It was all interesting, but I couldn’t quite figure out of what it was the everybody was so eager to see and take pictures. It wasn’t until we climbed a little higher and the fog finally disbanded a bit that I realized why 5,000 people a day flock to Machu Picchu. Atop the hill, I could gazed upon the delicately placed ruins resting at the base of the misty hill in all its grandeur—the classic scene printed on the front of many a postcard. All of the Inca Ruins that I have seen have been INCAredibly impressive, but this was the most beautiful of all of them just based on sheer location and the gravity of the construction tucked into the lush green hills at the gateway of the Amazon Rainforest.
After our guide departed and we were finally able to get a taste of the beauty of Machu Picchu, we decided to start to make our way to the Machu Picchu Mountain trailhead. In Machu Picchu, there are two additional hikes to a higher elevation on either side of the ruins: Machu Picchu and Huayna Picchu. Because the path up Huayna Picchu Mountain is extremely narrow, only 500 hikers are allowed up the mountain everyday: 250 in the morning and 250 in the afternoon, and for this reason, if you want to hike Huayna Picchu, you have to book this hike about 6 months in advance. More hikers are allowed up Machu Picchu mountain, but unfortunately, for me, this is the longer hike.
I don’t know exactly how many stairs I hiked up that day, but according to some travel website on the internet, I hike 2,000 steps…so I’m going to go with, I hiked 732,993,938 steps. The hike up the mountain was all stairs and all stairs for well over an hour and a half. I huffed and puffed my way up each flight of stairs as we climbed higher and higher into the mist and the fog.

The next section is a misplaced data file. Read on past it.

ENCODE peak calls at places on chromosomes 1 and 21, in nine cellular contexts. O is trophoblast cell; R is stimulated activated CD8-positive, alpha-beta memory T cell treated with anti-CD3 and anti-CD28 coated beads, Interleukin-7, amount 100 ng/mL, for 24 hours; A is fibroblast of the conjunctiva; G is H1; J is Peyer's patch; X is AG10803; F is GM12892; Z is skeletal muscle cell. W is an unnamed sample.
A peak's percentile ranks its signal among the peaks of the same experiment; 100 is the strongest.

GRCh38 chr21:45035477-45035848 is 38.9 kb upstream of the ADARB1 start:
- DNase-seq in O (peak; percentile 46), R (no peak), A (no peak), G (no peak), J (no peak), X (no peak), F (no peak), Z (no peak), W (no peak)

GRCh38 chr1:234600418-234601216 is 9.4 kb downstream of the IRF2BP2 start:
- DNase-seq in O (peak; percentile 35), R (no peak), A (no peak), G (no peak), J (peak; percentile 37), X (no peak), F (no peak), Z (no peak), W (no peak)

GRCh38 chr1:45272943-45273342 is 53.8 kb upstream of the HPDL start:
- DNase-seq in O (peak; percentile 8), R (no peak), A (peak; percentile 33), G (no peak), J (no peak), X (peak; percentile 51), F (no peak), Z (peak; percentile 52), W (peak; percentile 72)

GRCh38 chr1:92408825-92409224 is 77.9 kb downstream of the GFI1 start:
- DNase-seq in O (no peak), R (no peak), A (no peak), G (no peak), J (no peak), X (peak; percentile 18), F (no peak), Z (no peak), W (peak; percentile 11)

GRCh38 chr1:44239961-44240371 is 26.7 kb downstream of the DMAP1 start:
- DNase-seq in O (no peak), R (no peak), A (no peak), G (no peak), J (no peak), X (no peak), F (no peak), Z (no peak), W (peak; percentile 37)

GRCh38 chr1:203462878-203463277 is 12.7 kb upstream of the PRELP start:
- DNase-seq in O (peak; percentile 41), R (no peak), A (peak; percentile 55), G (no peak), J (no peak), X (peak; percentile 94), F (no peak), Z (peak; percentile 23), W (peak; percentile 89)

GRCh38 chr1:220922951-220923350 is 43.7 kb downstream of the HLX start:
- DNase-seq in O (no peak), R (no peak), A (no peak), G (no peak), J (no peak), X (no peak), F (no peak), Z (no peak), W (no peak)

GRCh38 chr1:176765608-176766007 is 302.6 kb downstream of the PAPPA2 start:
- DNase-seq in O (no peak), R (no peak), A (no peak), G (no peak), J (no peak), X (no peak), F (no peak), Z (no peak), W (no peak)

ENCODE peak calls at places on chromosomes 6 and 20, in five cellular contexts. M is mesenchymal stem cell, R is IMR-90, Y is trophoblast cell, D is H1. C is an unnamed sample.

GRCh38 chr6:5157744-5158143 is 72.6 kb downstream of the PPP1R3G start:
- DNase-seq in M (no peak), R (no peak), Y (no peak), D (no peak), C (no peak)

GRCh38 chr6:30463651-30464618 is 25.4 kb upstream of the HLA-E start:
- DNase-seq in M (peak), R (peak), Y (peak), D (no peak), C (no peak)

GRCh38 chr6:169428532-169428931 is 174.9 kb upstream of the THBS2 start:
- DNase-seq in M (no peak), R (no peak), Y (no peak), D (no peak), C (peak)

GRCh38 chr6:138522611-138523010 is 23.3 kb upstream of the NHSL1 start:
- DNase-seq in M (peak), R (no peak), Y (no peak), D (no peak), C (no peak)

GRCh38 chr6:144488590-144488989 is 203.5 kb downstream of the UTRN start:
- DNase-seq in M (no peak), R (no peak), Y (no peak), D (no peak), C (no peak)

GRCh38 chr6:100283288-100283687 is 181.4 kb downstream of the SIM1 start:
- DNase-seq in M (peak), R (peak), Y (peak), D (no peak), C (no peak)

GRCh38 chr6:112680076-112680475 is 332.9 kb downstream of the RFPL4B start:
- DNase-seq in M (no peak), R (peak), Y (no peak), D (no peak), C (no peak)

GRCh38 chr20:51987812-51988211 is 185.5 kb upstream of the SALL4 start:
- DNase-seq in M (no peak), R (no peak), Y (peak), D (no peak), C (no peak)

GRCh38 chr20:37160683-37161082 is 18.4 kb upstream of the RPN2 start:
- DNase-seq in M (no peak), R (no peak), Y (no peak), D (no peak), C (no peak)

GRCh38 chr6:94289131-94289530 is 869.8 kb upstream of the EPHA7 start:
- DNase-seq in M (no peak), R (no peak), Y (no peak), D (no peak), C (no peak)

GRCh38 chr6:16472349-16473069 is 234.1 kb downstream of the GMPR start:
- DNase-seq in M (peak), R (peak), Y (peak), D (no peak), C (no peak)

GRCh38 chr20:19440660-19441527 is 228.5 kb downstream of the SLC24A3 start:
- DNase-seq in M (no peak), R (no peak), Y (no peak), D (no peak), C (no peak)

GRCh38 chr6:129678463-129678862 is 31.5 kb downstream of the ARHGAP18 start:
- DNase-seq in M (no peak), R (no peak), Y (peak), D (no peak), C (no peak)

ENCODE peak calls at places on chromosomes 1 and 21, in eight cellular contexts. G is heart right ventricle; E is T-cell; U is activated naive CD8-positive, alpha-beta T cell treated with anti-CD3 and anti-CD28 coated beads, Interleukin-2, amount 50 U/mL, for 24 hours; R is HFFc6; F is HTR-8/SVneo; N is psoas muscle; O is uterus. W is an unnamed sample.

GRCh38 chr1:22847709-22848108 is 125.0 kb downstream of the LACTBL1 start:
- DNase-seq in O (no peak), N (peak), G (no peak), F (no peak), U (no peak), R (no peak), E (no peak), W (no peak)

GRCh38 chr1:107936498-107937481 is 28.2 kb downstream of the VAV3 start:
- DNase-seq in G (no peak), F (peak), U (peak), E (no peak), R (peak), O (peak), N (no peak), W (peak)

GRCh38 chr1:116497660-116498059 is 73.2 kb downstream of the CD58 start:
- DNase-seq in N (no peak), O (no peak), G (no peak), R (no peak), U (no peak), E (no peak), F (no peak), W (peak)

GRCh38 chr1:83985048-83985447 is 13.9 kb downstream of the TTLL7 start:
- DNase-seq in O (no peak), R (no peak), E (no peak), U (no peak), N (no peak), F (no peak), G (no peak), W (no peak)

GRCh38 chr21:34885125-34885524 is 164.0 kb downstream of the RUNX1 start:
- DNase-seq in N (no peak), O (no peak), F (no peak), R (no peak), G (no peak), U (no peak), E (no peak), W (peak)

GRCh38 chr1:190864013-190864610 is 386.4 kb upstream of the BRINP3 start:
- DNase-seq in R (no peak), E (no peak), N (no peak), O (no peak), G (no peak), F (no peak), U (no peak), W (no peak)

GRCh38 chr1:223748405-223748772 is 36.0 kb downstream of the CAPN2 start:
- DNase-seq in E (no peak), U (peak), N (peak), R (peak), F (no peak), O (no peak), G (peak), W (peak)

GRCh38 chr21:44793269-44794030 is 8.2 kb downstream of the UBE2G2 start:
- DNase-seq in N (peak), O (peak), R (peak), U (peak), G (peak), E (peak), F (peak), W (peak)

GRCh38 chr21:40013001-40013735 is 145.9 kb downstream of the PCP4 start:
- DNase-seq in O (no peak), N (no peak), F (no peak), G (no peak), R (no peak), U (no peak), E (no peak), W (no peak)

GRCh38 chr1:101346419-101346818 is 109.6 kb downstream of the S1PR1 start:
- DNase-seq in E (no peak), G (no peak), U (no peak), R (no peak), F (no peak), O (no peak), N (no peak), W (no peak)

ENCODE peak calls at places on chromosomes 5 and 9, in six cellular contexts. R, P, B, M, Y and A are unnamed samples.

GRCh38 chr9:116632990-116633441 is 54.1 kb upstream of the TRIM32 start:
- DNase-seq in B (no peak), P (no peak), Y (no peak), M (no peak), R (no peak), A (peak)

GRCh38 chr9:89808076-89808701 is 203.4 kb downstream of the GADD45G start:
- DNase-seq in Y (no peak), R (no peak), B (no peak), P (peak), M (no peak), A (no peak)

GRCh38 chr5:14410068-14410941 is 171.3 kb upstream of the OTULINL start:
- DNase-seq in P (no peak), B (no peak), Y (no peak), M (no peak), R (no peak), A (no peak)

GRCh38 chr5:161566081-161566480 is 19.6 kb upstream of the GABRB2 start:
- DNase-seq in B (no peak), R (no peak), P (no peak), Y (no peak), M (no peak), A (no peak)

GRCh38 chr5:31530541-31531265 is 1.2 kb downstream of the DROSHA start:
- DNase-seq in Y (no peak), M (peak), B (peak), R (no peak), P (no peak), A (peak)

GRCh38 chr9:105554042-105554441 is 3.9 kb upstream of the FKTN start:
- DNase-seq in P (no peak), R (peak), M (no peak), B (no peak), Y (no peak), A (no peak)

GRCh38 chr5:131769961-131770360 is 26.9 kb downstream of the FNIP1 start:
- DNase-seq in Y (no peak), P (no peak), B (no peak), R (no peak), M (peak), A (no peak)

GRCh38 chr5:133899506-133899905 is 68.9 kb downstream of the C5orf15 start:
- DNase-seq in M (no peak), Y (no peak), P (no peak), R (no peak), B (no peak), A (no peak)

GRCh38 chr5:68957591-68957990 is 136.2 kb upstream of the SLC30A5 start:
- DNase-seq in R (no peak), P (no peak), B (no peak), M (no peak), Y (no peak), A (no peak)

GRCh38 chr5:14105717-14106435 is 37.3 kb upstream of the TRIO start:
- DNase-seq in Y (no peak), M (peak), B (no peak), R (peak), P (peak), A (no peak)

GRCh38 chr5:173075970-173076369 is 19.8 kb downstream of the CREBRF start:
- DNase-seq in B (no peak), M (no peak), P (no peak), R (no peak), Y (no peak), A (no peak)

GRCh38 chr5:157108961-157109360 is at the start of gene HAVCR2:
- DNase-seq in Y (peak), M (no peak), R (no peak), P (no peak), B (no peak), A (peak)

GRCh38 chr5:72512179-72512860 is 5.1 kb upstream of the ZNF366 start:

We finally exited the trail and were back near the main attraction where the fog had cleared up a bit more. We snapped a few additional pictures, took in the sights one last time, and then were on our way…but not without getting the Machu Picchu passport stamp!
A few nights after Machu Picchu, I took an overnight bus to Puno. The bus, to my surprise, was actually quite nice.
Our guide came for us at 7 and we took a shuttle to the docks of Lake Titicaca along with a family from Mexico City and a retired Swiss couple. Our guide was charming and very thorough.
In the bay of the lake, we first visited the floating islands. There are about 100 of these floating islands with about 5-6 families living on each island. They build these islands out of reed and compact dirt-type material and to be quite honest, I am still not quite sure how they build the islands, but however they do it, it is very impressive.
We took a short boat ride, according to the islanders, in the “mercedes benz” of boats to a neighboring island, and then took a two and a half hour boat ride to Taquile Island.
This ride to the island provided for the perfect napping opportunity and before I knew it, we had arrived in Taquile. Taquile is an agricultural island and because it is situated in deep waters, they do not have a regular trout supply for food. There are not very many animals on the island, so most of the people are vegetarian. It wasn’t until 1992 that the government sent teachers to the island to educate the people. To this day, teachers still come to Taquile on Monday and go back to mainland Puno on Friday. The views from Taquile were absolutely breathtaking and the water shone a deep blue. For lunch, we ate outside on a little terrace in a family house and had quinoa soup and the choice between trout (supplied almost exclusively for visitors) or an omelette. I had the omelette, finished my meal with some muña tea (good for settling the stomach) and then we continued back to the boat.